The appeal of heroin amongst young people in the Clondalkin area has dramatically reduced in recent times.
Young people in their 20s who have spoken to Clondalkin Drugs and Alcohol Task Force (CDATF), are “fiercely resistant to the idea of using heroin, crack cocaine, or intravenous drug use.”
They clearly differentiate themselves from older people in their 30s and 40s labelled as ‘junkies’ or “scumbags”, and the stigma associated with heroin, methadone and crack cocaine. However, CDATF warned that young people they have spoken to are more attracted to using cheaper new psychoactive substances – ecstasy, ketamine and ‘party products of dubious quality’, often sourced online.
A big danger with this nationally, is that young people are not generally engaging with local drug services.
They associate these services with injecting heroin users, and do not see themselves as having a problem as they don’t inject.
The findings are a small sample of an extensive CDATF local drugs strategy, which was launched on Monday, March 26, at The Louis Fitzgerald Hotel by Minister of State Catherine Byrne The massive report has been developed by CDATF, as an effective response to drug harms, policy harms, poverty and inequality.
CDATF’s strategy is informed by research published in 2016 which raised concerns that drug policy in Ireland has become more focused on addressing individual drug using behaviour as if these issues were context free.
Issues of poverty and inequality
The group said it also highlighted the fact that little attention is paid to the harmful outcomes of government drug policy and the underlying issues of poverty and inequality.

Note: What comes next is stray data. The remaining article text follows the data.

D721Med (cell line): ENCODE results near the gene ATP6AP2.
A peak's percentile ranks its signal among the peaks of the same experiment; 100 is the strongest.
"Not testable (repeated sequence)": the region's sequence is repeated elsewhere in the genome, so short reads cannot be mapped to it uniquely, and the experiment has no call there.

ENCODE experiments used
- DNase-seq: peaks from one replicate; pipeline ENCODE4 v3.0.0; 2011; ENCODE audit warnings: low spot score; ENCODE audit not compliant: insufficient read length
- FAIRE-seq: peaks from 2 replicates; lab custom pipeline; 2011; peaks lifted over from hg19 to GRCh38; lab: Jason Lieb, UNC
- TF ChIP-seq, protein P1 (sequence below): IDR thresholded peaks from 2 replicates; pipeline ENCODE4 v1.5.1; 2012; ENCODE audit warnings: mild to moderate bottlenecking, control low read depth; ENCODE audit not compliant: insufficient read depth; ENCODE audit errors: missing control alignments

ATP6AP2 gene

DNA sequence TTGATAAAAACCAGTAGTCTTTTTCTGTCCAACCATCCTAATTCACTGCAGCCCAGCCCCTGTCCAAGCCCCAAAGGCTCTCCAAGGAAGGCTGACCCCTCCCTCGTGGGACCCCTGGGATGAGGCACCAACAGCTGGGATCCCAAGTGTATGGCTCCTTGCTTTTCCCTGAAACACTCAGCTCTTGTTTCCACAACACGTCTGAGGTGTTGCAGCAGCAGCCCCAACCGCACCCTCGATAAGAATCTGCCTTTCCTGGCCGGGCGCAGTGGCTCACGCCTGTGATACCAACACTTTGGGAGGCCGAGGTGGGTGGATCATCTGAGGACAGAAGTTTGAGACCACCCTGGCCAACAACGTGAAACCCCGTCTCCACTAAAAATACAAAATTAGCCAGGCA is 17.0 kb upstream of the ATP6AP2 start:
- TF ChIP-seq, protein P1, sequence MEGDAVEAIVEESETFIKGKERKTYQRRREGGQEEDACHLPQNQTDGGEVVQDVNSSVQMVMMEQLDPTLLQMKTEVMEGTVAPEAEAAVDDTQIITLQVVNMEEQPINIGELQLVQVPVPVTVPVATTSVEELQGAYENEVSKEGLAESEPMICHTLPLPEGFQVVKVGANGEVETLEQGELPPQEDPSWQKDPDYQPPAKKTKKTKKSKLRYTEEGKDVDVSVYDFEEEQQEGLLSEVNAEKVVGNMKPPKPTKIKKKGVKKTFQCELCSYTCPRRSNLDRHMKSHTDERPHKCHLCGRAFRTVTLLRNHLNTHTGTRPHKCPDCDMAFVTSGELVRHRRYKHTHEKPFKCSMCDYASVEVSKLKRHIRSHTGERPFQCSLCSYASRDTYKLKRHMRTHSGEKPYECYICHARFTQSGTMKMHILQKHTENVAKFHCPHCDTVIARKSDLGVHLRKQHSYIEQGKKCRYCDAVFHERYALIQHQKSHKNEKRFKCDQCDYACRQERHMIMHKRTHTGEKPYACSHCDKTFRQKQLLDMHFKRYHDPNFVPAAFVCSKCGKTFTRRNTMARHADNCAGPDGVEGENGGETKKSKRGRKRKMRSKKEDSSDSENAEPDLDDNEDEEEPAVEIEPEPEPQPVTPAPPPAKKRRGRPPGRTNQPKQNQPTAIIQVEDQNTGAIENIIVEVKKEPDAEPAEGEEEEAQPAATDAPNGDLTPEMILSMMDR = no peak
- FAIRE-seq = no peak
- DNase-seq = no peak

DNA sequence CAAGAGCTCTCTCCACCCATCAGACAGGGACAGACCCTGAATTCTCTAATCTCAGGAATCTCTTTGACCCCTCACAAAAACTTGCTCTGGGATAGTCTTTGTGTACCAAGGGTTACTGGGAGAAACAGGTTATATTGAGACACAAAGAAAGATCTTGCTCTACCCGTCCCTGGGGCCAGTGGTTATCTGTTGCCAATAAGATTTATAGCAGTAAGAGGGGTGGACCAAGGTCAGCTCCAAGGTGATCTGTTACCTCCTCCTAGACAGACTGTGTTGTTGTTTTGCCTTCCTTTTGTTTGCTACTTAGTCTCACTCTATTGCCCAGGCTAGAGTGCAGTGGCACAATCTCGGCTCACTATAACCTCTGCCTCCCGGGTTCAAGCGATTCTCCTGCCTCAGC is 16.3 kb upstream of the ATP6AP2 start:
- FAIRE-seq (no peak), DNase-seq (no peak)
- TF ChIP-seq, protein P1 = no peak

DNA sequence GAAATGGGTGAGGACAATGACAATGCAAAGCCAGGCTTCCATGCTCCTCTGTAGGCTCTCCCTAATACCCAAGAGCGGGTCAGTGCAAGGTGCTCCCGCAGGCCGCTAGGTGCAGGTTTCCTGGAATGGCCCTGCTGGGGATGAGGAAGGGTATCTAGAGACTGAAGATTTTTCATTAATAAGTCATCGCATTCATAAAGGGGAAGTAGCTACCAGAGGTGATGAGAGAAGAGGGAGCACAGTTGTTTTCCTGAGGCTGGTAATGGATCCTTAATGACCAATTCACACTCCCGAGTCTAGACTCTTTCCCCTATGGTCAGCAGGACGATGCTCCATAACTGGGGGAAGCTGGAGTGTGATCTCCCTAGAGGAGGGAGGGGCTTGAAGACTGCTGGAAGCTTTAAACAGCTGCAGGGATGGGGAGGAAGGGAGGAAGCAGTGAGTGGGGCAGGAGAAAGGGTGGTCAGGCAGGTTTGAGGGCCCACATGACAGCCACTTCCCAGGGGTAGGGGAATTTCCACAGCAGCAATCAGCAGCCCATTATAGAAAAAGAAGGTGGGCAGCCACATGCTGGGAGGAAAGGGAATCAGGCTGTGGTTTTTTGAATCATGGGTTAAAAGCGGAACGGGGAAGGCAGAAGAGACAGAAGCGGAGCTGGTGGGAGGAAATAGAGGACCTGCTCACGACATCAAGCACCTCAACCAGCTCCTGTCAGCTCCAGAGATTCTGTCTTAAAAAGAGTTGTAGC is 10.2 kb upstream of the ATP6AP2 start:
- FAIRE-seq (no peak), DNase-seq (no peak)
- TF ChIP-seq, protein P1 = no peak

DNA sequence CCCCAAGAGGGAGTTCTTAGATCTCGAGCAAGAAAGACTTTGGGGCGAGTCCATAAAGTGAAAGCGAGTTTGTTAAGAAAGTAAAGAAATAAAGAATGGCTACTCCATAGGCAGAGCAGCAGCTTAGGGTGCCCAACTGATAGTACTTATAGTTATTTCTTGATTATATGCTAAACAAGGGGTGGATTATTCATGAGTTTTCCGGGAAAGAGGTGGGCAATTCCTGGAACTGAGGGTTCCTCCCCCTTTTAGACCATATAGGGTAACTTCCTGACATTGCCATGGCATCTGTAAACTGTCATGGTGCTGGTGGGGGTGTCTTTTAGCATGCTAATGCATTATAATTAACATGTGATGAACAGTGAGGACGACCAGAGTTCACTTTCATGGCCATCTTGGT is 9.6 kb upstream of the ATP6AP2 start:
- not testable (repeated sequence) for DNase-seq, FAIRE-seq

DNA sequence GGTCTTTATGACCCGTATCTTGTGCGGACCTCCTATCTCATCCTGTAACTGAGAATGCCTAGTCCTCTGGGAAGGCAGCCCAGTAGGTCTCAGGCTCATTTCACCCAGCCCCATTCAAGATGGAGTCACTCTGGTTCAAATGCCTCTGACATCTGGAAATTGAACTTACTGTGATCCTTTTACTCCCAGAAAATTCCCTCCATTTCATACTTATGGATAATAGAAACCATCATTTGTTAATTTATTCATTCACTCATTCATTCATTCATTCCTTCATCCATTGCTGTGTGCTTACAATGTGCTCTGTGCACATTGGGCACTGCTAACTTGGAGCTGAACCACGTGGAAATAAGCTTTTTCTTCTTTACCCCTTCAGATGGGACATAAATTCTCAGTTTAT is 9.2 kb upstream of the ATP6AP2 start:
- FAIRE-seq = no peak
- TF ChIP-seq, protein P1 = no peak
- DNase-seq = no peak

Members of CDATF welcomed the recent publication of the new National Drugs Strategy 2017 – 2025, which indicates a policy shift towards treating drug and alcohol abuse as a public health issue, rather than a criminal justice issue.
However, there is concern in the sector that the strategy, won’t be accompanied by the resources required to fully support those most at risk.
CDATF’s strategy was developed in consultation with key stakeholders, including members of the community, service users, and service providers.
It places significant emphasis on rebuilding community and partnership-based models that have effectively been dismantled over the past decade, thanks to year on year budget cuts, policy shifts, and extreme levels of bureaucratic requirements via current and past administrations.
by Maurice Garvey
Source: Echo 29th March 2018